Statement of Mordechai Vanunu
Intended for the Knesset Constitution, Law and Judiciary Committee
March 16, 2005
We are here today to discuss the question of the administrative restrictions imposed upon me, and the international human rights issues at stake.
A full year has passed since my release from prison last April. Although I had served my entire 18-year sentence, 11 _ years of them in solitary confinement, I was placed under special administrative restrictions which prohibited me from leaving Israel and from communicating in any way with foreigners on any subject. The time has come to decide whether to impose these harsh restrictions for yet another year, or to give me at long last, my full freedom. My friends today will address the questions of international and domestic law; such as freedom of speech and the right to travel. However, there are certain personal matters I would like to address personally.
First, let me speak as a man who understands some nuclear science. If there were ever to be a nuclear accident at Dimona, an enormous radioactive cloud would be released into the atmosphere. All agricultural production within Israel and the entire region would be severely damaged. The rate of cancer and birth defects for both human beings and all animals would increase drastically, with tragic results. Our water supply could become contaminated, here in a land where we have no water to spare. Thousands would die immediately, and tens of thousands more with time. Such an accident could also trigger an explosion within Dimona of stored nuclear waste, with even more horrific harm suffered by the people of this region. Israel would never fully recover.
Were a nuclear weapon ever to be used by the Israeli government, we all of course risk being bombed in return. Moreover, should any atomic weapon be utilized anywhere in our region, even those used by our own Security Forces, the nuclear cloud could reach us here as well. Depending on the total number of bombs used millions of humans in this region could perish.
This was the devastation, the horror, which I hoped to prevent when I spoke out eighteen years ago. I knew my revelations might well cost me my life, and they did cost me a great deal of pain. But my motives, my goals, have always been the same: the prevention of the use of nuclear weapons, and the preservation of hundreds of thousands of human lives. This remains my life work.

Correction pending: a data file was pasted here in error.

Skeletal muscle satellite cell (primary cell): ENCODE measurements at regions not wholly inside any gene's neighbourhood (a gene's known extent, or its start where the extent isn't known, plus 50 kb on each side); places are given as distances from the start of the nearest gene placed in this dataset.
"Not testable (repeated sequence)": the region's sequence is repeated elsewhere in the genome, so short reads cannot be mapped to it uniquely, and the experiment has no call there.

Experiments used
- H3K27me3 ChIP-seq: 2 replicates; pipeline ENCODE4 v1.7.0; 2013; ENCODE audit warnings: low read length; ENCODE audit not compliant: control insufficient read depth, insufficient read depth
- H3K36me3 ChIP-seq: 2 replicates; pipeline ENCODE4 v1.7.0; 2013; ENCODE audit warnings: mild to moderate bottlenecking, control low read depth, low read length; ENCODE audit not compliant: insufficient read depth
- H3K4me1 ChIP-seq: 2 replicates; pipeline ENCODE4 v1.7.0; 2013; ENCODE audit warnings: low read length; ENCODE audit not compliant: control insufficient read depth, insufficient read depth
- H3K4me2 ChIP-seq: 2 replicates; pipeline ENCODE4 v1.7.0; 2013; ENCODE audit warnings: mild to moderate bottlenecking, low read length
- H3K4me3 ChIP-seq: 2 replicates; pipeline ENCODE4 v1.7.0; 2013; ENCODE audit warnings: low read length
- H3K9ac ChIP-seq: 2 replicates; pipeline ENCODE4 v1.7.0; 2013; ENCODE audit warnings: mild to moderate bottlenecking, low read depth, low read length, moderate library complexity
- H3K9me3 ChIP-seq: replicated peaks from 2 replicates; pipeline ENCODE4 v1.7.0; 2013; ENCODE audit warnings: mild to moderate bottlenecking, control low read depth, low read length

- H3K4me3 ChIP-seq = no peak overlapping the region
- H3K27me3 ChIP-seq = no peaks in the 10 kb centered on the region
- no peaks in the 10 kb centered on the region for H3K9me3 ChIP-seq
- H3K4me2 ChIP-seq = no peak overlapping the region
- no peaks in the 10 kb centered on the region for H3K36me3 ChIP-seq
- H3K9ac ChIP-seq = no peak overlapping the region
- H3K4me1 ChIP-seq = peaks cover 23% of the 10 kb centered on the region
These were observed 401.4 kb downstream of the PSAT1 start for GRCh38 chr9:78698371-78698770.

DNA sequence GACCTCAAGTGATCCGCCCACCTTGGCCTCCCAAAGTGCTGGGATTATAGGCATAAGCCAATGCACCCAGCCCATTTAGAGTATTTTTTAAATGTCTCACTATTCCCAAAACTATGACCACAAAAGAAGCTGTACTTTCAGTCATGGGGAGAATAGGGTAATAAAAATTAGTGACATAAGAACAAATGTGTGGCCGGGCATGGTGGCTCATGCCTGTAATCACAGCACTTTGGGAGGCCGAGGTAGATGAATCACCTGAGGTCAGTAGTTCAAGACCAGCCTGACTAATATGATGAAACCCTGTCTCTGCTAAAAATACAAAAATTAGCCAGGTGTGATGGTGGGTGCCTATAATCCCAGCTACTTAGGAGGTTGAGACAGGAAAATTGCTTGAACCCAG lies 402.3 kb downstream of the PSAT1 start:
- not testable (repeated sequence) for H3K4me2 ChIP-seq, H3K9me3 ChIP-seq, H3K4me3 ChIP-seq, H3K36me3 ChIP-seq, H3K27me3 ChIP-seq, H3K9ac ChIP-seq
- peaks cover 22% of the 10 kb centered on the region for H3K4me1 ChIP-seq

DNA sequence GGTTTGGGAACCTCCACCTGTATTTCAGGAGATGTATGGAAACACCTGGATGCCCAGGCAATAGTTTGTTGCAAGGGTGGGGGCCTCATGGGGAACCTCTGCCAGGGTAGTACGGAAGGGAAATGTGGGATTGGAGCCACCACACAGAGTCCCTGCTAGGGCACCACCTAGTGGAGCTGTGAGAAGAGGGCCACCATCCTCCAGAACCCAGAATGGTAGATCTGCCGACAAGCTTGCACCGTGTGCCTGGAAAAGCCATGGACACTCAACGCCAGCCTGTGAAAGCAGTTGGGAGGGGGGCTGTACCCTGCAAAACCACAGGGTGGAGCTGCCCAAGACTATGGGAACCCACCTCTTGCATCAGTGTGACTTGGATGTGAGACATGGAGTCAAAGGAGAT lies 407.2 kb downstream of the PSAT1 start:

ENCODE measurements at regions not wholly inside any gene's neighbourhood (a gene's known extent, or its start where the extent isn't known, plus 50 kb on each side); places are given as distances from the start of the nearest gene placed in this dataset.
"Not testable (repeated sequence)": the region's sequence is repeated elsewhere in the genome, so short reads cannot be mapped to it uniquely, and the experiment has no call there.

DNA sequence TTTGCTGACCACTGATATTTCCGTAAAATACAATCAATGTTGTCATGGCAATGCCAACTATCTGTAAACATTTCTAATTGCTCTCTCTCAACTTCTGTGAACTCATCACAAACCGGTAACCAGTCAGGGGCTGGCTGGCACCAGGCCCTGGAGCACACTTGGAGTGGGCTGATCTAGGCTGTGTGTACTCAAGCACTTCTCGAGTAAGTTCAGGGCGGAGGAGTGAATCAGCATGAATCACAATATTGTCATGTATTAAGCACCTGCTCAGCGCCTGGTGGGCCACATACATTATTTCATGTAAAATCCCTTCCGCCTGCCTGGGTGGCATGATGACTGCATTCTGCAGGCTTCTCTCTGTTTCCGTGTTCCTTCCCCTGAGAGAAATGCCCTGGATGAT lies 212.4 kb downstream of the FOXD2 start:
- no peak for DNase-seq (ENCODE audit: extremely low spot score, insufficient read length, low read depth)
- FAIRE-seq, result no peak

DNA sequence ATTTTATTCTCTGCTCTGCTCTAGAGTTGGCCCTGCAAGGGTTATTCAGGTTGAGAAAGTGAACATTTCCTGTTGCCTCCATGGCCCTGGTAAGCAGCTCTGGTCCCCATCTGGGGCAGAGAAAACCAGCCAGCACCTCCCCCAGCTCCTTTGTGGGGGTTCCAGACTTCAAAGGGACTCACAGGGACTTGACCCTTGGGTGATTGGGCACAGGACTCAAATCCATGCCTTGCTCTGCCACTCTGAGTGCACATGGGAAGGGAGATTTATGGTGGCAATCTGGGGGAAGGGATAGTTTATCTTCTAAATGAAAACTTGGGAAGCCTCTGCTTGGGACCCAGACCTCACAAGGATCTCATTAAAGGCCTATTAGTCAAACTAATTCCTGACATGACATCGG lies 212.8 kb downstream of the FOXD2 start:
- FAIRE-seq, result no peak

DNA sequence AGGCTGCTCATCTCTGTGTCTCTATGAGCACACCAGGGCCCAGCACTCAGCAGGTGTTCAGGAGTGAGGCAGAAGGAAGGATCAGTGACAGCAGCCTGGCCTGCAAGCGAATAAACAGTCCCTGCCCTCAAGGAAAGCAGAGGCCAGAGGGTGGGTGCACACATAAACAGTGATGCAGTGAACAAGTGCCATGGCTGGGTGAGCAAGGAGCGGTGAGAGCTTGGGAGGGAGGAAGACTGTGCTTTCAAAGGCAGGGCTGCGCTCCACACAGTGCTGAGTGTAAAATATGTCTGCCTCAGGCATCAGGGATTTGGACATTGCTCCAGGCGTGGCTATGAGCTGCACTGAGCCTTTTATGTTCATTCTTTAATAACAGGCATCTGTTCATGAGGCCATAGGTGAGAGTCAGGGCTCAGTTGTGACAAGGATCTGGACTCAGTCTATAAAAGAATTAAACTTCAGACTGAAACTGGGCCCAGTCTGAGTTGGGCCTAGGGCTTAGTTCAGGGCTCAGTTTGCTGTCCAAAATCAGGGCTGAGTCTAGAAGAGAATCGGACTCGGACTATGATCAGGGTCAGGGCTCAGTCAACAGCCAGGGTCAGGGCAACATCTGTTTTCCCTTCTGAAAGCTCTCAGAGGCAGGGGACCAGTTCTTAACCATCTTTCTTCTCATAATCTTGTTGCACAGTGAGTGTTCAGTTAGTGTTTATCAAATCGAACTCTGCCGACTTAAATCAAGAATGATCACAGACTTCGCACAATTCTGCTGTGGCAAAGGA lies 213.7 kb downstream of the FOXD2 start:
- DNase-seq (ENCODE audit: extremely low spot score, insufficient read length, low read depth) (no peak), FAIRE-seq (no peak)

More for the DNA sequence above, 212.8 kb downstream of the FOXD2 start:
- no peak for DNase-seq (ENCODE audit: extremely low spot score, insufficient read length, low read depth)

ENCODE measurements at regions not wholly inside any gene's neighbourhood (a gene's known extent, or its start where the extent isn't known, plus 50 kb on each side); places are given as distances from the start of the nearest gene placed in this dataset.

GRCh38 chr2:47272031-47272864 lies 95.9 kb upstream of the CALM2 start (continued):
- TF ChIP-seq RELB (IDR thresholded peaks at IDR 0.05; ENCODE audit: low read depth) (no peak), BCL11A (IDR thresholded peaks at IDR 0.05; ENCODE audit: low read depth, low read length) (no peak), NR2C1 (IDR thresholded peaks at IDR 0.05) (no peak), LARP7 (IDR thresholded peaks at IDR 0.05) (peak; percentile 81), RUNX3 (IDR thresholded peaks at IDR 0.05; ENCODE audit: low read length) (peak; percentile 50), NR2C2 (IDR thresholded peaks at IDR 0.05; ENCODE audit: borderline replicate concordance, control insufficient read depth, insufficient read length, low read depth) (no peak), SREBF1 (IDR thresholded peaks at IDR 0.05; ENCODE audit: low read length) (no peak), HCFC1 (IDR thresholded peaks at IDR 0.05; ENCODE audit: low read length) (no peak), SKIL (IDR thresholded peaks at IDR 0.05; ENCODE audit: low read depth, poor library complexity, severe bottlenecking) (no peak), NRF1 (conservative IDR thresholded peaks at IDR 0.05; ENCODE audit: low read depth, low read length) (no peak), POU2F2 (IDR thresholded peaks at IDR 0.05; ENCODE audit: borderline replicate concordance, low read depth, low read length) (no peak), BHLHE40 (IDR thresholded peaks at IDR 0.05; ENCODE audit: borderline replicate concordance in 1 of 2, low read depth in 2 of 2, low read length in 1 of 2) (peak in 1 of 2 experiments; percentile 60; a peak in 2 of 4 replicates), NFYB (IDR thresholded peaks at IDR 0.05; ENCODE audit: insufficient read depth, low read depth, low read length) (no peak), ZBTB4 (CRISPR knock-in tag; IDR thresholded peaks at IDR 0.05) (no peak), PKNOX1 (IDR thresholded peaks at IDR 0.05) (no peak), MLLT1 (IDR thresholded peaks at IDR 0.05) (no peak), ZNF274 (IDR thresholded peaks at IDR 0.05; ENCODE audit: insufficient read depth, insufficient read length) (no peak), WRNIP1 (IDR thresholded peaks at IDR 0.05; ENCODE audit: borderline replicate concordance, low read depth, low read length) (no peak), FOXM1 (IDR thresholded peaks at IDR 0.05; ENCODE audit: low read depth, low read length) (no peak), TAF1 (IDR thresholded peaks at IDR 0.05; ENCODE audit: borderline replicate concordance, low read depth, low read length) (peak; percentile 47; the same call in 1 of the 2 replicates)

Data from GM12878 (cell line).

Eighteen years ago I believed, as I still believe today, that the people of Israel, as well as the global community itself, have the right to know of the existence of nuclear weapons. This is the only way they can insist upon the appropriate development of the peace process here in the Middle East. If there was ever an issue requiring openness and democratic debate, this is it.
Similarly, the international community can only help broker the peace and prevent a catastrophic war if the existence of such weapons are known and properly monitored and controlled. The existence of nuclear weapons is a matter of global concern, and cannot be considered only a local and private matter. By way of example, look at the intensive world effort to curb the development of nuclear weapons in Iran and Korea. This is as it should be. When it comes to the risk of nuclear disaster, we must all see ourselves as citizens of one world.
These are the reasons I spoke out eighteen years ago. I did not seek to harm Israel, but rather to warn of an enormous danger. I do not seek to harm Israel now. I want to work for world peace and the abolition of nuclear weapons. I want the human race to survive.
I have no more secrets to tell and have not set foot in Dimona for more than 18 years. I have been out of prison, although not free, for one year. Despite the illegal restrictions on my speech, I have again and again spoken out against the use of nuclear weapons anywhere and by any nation. I have given away no sensitive secrets because I have none. I have not acted against the interests of Israel nor do I wish to. I have been investigated by the police again and again, and re-arrested twice, but they have found nothing. I have done nothing but speak for peace and world safety from a nuclear disaster.
It is time for Israel to develop into a true democracy and give the people some real voice in our nation's policies, especially in matters which so gravely affect our very survival. Already we must worry about the earthquake fault line beneath Dimona, and the aging reactors themselves. It is not enough for a few politicians to briefly visit the center and simply declare it safe.
I invite the government and the people to open up this issue and enter into a genuine democratic debate about the safety and peace issues involved.
In closing, I am asking the government to let me go. Let me start my personal life over again in full freedom abroad. The time has come to respect my rights and to leave this case in the past for good.